The determinants of Corporate Social Responsibility in Developing countries compared to Developed countries: A comparative study between Tunisia, France and the United Kingdom
Corporate Social Responsibility (CSR) policies and measures to the economic society is of particular interest to stakeholders and mainly to investors. Understanding the standpoint of CSR strategies affect the long-term strategy of the firm. While various recommendations for ‘good’ behaviour, ‘how’ and ‘why’ to achieve it have been recommended in the theoretical literature, understanding the mechanism through which CSR policy operates is critical to achieving the goals of CSR, namely good corporate governance, and ethical behaviour to gain stakeholders trust and consequently increase financial performance.
The structure of North African countries, especially Tunisia, offers exceptional challenges to the study of CSR. A developing economy, challenged by high political and social volatility, along with a series of changes in corporate law policies may prevent these investment strategies from performing in the same manner as in more developed and stable market.
This project discusses the evolution of Corporate Social Responsibility in the extraction sector within the Tunisian institutional configuration throughout time and attempts to discover how institutional change has taken place compared to France and the UK. The aim of this study is to examine the institutional and ethnographic drivers and the key actors that have shaped and driven the structure and direction of Corporate Social Responsibility in the three countries. What the study will achieve is to extend the available literature on the MENA region, and specifically Tunisia, on how CSR is understood, implemented and translated into business practices, with an aim to propose an amendment to the Tunisian legal system. This research is necessary because I believe by investing in CSR, companies have a strong hand in impacting local communities and the environment. This will help to identify factors and constraints which are unique to the Tunisian context, and also which may be replicable/preventable elsewhere especially in the MENA region.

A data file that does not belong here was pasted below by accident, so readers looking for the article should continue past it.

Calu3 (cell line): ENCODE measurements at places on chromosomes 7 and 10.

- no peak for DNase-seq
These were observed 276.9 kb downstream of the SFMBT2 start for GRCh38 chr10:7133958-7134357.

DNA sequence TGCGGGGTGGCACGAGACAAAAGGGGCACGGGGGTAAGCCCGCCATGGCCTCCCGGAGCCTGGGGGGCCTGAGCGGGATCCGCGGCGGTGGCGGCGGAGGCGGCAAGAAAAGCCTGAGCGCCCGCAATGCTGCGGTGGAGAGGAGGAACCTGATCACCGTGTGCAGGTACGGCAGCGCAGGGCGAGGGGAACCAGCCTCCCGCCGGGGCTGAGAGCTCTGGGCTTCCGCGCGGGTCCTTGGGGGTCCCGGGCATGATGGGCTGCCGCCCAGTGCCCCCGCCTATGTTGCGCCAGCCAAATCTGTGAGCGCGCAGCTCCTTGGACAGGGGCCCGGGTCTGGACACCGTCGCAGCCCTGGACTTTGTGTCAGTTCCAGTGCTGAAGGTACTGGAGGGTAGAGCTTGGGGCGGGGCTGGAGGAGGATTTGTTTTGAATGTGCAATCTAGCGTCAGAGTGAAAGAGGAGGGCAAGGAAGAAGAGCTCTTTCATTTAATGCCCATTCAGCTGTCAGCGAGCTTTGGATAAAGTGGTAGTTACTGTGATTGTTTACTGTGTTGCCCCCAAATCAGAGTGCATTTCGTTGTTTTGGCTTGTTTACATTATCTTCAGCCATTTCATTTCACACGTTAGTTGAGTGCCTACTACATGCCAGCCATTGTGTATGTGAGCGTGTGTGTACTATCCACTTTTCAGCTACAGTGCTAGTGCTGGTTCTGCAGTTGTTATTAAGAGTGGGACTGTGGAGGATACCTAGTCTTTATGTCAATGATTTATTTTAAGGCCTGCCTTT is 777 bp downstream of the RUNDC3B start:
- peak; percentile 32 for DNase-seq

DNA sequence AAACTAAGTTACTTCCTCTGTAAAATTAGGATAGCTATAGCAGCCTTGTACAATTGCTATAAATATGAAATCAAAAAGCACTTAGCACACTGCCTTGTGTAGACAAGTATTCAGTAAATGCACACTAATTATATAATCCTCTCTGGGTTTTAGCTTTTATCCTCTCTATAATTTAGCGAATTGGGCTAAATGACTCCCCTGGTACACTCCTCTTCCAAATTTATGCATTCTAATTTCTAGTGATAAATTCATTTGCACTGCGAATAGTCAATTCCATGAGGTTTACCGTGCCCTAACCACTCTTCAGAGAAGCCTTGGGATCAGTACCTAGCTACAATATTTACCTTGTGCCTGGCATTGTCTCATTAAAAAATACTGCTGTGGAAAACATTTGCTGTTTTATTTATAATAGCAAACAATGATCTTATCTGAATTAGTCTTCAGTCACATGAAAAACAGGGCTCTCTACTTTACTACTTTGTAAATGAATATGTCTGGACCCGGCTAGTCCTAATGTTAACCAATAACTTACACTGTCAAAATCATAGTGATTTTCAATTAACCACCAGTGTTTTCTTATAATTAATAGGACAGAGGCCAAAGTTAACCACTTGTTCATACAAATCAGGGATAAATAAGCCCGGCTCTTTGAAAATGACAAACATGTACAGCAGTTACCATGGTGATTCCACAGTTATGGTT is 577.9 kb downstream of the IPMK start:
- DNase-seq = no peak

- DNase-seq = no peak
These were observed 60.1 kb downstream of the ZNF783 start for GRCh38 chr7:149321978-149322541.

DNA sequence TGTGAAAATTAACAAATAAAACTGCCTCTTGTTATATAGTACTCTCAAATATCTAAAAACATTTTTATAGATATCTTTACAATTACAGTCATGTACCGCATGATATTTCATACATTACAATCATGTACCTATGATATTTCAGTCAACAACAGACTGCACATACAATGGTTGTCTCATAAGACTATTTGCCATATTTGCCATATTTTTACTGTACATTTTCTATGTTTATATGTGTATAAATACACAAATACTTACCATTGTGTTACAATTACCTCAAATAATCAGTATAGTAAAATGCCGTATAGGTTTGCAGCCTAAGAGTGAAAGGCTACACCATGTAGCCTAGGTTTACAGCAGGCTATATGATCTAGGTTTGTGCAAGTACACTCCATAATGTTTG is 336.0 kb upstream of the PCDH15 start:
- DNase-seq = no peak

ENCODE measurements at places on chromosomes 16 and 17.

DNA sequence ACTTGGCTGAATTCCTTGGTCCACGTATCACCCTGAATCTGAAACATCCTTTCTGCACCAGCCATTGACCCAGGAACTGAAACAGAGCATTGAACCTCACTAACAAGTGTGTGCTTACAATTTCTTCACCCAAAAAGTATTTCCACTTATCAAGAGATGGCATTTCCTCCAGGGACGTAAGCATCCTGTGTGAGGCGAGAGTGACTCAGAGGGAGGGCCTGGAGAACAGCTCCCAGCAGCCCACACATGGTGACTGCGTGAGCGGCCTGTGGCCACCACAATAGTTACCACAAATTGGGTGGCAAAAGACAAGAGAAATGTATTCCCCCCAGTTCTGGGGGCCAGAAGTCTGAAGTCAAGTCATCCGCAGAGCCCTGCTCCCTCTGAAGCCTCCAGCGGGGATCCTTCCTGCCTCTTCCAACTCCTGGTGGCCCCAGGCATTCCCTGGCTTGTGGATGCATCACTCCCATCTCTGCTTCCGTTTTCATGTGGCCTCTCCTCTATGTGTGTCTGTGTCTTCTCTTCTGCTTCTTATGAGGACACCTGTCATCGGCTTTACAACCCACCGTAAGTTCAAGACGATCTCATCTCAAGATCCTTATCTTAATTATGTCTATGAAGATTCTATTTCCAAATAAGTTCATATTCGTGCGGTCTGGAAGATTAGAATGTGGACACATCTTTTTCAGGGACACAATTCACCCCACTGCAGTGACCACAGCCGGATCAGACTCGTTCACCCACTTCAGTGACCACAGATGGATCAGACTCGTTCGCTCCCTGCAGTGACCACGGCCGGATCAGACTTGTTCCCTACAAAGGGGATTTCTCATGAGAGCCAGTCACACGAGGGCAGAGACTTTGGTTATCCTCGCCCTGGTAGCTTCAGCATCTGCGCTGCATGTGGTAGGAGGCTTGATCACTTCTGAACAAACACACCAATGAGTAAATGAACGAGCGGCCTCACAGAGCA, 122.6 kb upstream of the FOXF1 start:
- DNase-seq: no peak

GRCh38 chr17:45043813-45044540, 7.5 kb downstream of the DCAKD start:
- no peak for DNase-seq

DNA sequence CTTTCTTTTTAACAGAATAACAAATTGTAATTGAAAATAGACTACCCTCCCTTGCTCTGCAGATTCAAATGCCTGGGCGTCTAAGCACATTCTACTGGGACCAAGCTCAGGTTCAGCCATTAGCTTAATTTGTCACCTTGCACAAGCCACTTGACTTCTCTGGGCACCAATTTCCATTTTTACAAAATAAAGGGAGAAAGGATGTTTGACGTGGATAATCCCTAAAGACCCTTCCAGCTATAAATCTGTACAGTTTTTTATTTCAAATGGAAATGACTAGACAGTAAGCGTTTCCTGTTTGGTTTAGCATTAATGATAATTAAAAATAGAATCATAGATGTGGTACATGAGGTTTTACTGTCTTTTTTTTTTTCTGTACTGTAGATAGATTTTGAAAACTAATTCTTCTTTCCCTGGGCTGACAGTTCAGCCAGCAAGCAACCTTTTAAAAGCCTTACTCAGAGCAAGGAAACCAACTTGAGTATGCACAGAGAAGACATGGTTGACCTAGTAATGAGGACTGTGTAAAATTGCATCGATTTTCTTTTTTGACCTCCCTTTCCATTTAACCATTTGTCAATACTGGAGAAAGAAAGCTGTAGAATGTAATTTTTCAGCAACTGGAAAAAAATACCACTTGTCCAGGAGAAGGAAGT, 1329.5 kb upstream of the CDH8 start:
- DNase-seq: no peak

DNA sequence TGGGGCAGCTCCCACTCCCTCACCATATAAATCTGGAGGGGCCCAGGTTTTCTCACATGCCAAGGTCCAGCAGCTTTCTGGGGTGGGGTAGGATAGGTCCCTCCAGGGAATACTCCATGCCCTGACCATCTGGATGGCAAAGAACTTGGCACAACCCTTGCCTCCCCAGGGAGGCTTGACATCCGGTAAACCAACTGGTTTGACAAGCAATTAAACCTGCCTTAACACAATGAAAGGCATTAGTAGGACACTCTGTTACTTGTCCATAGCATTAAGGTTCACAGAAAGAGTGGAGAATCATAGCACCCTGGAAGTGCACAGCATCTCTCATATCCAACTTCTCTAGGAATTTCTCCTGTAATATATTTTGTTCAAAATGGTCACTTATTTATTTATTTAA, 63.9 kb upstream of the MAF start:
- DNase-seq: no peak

1st Supervisor: Professor Nelarine Cornlieus
2nd Supervisor: Dr Min Yan
Valedictorian of my high school in 2011 with baccalaureate of experimental science, I
graduated summer 2014 from IHEC Carthage Tunisia and holder of an applied bachelor’s degree in accountancy with distinction. In 2015, I decided to move to London to pursue my studies for ACCA qualification (Association of Chartered Certified Accountants) in parallel with my master and qualified as a certified chartered accountant in June 2017. I am specialised in advanced UK taxation and advanced financial performance and management. In September 2016, I started my MSc in Management at Queen Mary University of London. I have dedicated my master dissertation to the study of corporate social strategy (CSR) where I graduated with a distinction for both my exams and dissertation.
Currently, I am on my 3rd year of PhD working on my data collection and empirical chapters while I work part time as a Teaching Associate for the School of Business and Management.
BUS106: Accounting for Business
BUS139: Introduction to Financial Accounting
BUSM095: Social and Political Marketing